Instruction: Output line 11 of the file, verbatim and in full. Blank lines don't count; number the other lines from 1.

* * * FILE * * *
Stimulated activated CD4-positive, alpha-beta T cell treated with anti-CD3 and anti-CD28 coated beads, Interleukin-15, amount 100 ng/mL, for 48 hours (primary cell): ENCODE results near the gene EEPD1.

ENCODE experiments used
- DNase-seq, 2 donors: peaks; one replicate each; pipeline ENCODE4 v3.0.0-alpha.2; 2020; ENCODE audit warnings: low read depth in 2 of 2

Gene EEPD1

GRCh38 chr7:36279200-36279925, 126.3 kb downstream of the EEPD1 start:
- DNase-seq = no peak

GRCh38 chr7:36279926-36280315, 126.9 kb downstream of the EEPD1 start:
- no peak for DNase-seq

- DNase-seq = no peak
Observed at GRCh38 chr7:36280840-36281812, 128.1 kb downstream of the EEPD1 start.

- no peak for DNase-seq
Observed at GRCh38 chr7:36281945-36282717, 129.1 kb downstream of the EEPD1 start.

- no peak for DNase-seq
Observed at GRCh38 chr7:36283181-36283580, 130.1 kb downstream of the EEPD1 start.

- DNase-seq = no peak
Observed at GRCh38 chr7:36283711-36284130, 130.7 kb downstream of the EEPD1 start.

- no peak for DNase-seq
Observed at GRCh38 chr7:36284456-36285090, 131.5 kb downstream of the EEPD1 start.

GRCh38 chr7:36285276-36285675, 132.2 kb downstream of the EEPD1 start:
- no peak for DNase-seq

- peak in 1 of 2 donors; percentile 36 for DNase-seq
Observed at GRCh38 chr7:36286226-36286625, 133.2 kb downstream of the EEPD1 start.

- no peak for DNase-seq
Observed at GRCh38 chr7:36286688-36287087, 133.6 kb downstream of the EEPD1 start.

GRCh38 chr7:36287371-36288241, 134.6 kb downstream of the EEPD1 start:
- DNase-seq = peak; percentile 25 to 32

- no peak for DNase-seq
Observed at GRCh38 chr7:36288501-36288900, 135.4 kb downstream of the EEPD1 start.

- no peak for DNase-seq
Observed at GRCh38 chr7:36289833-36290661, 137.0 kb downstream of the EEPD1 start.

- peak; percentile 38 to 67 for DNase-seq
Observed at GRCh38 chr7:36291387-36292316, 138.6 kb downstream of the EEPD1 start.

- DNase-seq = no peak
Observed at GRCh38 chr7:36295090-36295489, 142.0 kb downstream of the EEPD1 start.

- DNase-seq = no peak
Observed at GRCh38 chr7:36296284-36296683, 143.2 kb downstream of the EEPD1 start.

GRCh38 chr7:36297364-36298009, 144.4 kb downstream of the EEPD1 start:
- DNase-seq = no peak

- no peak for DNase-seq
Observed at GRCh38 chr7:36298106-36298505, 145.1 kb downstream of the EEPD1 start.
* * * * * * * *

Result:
- no peak for DNase-seq